Banks Set Record for Home Repos

By: Timothy McFarlin | Published: July 18th, 2010 | Category: Foreclosure Issues

Recently, the popular real estate data company, RealtyTrac, reported banks in this country repossessed, and took control over, a new all-time, record-setting number of homes within the second quarter. However, RealtyTrac also showed banks slowed down the pace in processing new foreclosures, in order to focus and maintain distressed properties, presently, on the market.

RealtyTrac projects in 2010, over 3 million households will go through the foreclosure process, meaning quite literally: a notice of default, then an auction and finally repossession. Despite a plethora of government programs implemented to assist homeowners facing foreclosure, foreclosure filings, during the first part of ’10, were filed for 1.65 properties—this is a 5% drop from the last part of ‘09; yet, up 8% from the first part of last year.

Consider this number from RealtyTrac: one in every 78 homes had at least one foreclosure filing within the first six months of ‘10. Not much has changed. Jobs continue to be cut and/or not enough are being offered; coupled with a decrease in wages—is all quite enough to stymie this nation’s housing recovery.

According to RealtyTrac’s recent foreclosure report, banks repossessed 269,962 properties this second quarter alone, this is a 5% jump from the first quarter and a heavy 38% jump from the second quarter, same time, last year. At this rate, repossessions are expected to reach the 1 million mark by the end of this year.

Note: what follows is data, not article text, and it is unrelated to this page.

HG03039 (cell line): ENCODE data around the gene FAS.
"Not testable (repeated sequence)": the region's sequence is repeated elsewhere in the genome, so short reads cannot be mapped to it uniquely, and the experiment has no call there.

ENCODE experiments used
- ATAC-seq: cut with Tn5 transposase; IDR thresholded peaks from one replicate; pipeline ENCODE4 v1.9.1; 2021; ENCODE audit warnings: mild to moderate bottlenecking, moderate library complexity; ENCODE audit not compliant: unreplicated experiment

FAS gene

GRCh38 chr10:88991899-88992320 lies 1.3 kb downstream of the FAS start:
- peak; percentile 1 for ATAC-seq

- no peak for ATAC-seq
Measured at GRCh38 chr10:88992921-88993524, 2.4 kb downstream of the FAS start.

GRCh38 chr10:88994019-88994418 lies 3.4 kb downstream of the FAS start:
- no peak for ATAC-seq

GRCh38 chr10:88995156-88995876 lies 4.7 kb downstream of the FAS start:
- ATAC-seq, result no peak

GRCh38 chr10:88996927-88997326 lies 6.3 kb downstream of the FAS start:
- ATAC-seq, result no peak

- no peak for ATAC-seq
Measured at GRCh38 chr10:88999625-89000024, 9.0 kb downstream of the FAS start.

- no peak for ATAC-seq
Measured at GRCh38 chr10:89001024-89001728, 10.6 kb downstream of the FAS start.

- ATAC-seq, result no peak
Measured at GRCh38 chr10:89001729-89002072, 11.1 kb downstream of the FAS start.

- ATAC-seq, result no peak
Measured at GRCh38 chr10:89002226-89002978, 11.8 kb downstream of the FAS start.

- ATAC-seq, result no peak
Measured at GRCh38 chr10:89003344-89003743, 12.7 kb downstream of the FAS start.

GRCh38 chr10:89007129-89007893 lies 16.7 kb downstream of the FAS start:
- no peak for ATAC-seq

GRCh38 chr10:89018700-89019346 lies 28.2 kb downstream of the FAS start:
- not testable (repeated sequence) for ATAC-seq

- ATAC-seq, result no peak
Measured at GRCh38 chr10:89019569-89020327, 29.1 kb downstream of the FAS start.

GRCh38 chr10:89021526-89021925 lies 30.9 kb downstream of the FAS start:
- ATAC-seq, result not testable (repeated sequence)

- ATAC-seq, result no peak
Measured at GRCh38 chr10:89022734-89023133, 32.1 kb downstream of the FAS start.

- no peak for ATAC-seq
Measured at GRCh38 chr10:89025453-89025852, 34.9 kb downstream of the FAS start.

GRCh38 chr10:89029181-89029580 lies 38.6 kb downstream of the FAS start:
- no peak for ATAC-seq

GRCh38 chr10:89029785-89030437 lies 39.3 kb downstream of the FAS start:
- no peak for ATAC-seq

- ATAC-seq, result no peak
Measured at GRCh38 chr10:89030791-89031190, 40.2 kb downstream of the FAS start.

RealtyTrac’s Senior Vice President, Rick Sharga, said in a recent interview, “The underlying conditions haven’t improved…(the housing market continues to battle) unemployment, economic displacement in general, and still sits on over 5 million seriously delinquent loans that in all likelihood will at some point go into foreclosure.”

Five years ago, when the housing market was more itself, Sharga pointed out roughly 530,000 households received a foreclosure notice and banks repossessed only about 100,000 homes. This was only five years ago. Today’s climate is clearly more based on chained reactions, involving other markets and industries.

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